Rosslyn Data Technologies: Vendor Analysis (Part 3) — SWOT, Competitor Comparisons, Selection Guide, Analysis

In this three-part Spend Matters PRO Vendor Snapshot series, we are providing a detailed introduction to Rosslyn Data Technologies, which is one of the granddaddies in the standalone best-of-breed analytics space. (Sievo is a couple of years older, but that's about it.)

In Part 1, we provided a background on the company, founders and the product — as well as an overview of the solution. Then, in Part 2, we dove deep into the almost unparalleled product strengths, as well as a few product weaknesses (or shortcomings compared to typical expectations from today's potential analytics customers).

Today, in this third and final part, we are going to provide a SWOT analysis of Rosslyn Data Technologies, a market overview of competitors, a quick short-list guide and a few final thoughts.

Rosslyn Data Technologies: Vendor Analysis (Part 2) — Strengths and Weaknesses

In Part 1 of the Spend Matters PRO Vendor Snapshot series, we detailed the history and solution capabilities of Rosslyn Data Technologies, one of the more distinctive spend analytics vendors in the procurement space. A granddaddy of the sector, it was one of the first self-serve vendors, first cloud vendors and first public providers in the space.

Today, we're going to do a deep dive into the strengths and weaknesses of the Rosslyn platform. You can probably guess some of the strengths based on our platform overview yesterday, but today we are going to make it explicit.

Then, in our third and final part, we will provide an overall SWOT of Rosslyn, compare it with competitors in the market and wrap up with some final thoughts.

Rosslyn Data Technologies: Vendor Analysis (Part 1) — Background, Solution Overview, Selection Checklist

In this three-part Spend Matters PRO Vendor Snapshot, you'll see that Rosslyn Data Technologies is a granddaddy in the best-of-breed spend analytics space. With all of the acquisitions, re-brandings, mergers, re-platformings and a recent name change from Rosslyn Analytics, there are few standalone best-of-breed providers left in the space that have been around for over a decade.

Founded back in 2005 in London, (by Charlie Clark, who has moved on, and Hugh Cox), to bring visibility and insight into organizational spend to national and global enterprises, Rosslyn Analytics is one of those technologies. While not well known on this side of the pond, it was one of the first companies to bring QlikView into the cloud in 2012, one of the first to work with big consultancies (PwC in 2015) to offer cloud-based big-data analytics services, and one of the first companies to go public in 2014 on AIM, a sub-market of the LSE). They've won numerous awards since 2009, been recognized by Gartner and Forrester, and been a small but powerful company in the analytics space in the UK.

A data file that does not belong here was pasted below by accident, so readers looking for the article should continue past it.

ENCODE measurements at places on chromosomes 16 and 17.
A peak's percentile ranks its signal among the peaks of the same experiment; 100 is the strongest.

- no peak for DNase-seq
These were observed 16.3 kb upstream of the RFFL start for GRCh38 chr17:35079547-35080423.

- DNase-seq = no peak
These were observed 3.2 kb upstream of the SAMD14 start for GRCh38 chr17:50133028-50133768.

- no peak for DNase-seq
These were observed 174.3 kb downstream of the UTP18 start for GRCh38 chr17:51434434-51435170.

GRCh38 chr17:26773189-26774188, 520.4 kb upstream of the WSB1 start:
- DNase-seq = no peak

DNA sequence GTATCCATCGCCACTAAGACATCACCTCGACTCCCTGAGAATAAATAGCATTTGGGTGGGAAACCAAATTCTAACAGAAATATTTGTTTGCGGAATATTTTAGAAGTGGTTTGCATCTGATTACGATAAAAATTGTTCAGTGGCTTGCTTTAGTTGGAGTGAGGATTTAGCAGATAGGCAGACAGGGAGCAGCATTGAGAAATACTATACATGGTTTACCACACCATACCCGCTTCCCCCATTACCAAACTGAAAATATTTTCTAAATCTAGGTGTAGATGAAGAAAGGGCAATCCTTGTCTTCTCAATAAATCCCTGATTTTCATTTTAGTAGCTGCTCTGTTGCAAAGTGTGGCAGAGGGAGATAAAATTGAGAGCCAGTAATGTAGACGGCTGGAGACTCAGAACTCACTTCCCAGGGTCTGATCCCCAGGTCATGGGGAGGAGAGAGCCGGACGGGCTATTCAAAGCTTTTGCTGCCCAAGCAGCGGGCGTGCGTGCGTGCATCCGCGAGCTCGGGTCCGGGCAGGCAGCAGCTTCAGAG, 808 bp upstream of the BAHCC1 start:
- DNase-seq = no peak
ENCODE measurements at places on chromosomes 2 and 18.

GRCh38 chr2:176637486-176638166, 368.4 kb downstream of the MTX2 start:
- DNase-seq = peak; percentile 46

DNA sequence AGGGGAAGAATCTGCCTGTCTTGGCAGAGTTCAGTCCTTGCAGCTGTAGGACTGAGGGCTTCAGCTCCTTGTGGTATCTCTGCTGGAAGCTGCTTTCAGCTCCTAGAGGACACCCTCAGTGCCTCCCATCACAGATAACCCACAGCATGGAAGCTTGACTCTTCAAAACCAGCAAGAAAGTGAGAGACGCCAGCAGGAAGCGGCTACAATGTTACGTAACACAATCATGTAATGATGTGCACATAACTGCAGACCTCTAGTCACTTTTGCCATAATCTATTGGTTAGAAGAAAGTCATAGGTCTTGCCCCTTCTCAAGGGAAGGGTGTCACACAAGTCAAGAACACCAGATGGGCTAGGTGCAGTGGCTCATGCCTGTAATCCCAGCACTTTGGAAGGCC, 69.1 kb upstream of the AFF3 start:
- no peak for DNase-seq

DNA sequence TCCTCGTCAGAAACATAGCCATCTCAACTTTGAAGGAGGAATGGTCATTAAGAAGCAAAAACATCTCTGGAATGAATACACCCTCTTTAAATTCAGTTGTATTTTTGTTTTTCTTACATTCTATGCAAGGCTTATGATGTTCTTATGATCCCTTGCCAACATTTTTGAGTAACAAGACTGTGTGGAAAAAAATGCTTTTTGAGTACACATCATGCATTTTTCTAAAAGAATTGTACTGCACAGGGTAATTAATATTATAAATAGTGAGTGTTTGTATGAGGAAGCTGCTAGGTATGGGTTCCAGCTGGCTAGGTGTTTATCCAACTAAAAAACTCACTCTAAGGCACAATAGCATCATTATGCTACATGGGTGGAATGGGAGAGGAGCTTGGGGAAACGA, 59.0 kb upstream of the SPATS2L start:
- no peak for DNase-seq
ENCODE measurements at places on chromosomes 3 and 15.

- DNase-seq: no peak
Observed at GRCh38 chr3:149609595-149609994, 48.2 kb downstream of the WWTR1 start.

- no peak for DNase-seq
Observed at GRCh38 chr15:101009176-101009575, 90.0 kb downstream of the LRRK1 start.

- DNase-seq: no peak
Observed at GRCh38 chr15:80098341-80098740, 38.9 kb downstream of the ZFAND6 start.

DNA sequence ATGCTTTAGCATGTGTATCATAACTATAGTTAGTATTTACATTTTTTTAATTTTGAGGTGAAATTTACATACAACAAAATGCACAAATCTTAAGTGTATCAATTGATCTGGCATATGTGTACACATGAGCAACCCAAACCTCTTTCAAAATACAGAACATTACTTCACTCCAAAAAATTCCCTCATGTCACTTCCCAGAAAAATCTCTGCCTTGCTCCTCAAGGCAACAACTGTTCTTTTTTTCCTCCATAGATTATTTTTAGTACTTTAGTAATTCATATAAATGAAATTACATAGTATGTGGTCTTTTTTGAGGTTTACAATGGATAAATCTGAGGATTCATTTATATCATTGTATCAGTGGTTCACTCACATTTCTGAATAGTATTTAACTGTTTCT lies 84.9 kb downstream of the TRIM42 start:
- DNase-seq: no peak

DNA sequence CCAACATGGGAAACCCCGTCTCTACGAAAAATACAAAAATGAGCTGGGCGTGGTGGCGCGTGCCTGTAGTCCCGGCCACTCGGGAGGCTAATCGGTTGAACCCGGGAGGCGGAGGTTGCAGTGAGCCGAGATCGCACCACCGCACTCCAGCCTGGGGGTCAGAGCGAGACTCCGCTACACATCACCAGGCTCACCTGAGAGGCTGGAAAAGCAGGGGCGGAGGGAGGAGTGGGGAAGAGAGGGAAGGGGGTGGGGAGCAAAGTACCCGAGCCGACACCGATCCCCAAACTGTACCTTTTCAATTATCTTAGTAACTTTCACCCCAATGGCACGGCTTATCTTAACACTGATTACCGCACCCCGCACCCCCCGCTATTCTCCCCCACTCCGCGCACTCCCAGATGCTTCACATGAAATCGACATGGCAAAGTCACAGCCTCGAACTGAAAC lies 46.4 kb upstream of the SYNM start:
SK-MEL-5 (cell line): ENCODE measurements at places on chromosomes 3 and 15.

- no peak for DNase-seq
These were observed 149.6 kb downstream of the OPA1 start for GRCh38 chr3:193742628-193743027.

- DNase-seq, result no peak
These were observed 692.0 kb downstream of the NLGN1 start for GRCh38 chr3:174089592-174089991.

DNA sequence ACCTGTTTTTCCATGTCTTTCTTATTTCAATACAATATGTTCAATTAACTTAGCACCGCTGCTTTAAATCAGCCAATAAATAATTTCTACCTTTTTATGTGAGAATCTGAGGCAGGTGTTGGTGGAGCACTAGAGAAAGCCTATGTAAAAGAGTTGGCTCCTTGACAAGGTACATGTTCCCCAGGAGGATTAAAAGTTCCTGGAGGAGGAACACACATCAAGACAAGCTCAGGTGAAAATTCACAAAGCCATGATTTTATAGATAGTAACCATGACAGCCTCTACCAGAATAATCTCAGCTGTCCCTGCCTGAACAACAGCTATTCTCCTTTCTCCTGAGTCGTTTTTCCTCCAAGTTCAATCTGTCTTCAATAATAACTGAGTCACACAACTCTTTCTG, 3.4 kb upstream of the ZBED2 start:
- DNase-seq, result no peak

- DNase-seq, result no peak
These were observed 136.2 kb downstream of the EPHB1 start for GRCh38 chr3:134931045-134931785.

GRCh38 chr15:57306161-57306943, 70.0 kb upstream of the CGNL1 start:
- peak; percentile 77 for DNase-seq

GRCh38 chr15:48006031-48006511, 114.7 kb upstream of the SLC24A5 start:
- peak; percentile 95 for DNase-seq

And while it's hard to say what the future could hold, it's not hard to say what the platform (which appears in Spend Matters’ SolutionMap for the first time in Spring/Q1 2020) can do and allow you to be the judge of whether it's right for your shortlist.

Billing itself as “The Technology Company that Speaks Business" (that can help your organization reduce the cost of attrition, increase customer satisfaction and improve profits), Rosslyn is all about data centralization, classification, analysis and interpretation. Building on the RAPid platform, Rosslyn not only offers a solution that can be used to automatically extract, cleanse, integrate and classify your organizational data for self-serve report and what-if analysis, but that can also be used to manage contracts, onboard and manage supplier (information), and track supplier performance. However, the core of the application is analytics, and that is what we will primarily focus on in this three-part Vendor Snapshot series.

Unlike many of the newer entrants that are throwing all their faith, and resources, into modern AI with multi-level neural networks, deep learning and other deep, computationally expensive, approaches, Rosslyn is cemented in tried-and-true, rule-based classification technology, classical statistics-based clustering and mining approaches, and ordered application of auto and manual classification that has been proven to be highly accurate and successful over a decade. It has also built large, known, supplier and entity data sets as part of a huge knowledge model it can use for correct classification the first time. It can integrate with IBM Watson and other leading technologies if the client organization desires, but outside of semantic data processing and content analysis, it's generally not necessary.

Having been around the block more than a few times, it knows that no suite of canned reports is ever good enough to bring true value to end clients (which include the likes of Coca-Cola Enterprises and Xerox Business Services), it goes beyond just providing a suite of editable reports and a classic do-it-yourself report generator and also provides interactive reporting dashboards that allow for what-if reporting based upon variable projections to changes in costs, market data, performance, etc. It turns information into actionable insight that can be used to make decisions in procurement, finance, contract negotiations and supplier performance management.

But is that enough to corner the analytics market? Probably not, but it should definitely get some attention, especially if Rosslyn backs up its product with the right marketing efforts in the U.S., where it has been operating since 2012. (Its current U.S. head office is in Chicago.) What else is attention worthy? That's what the remainder of this series will answer.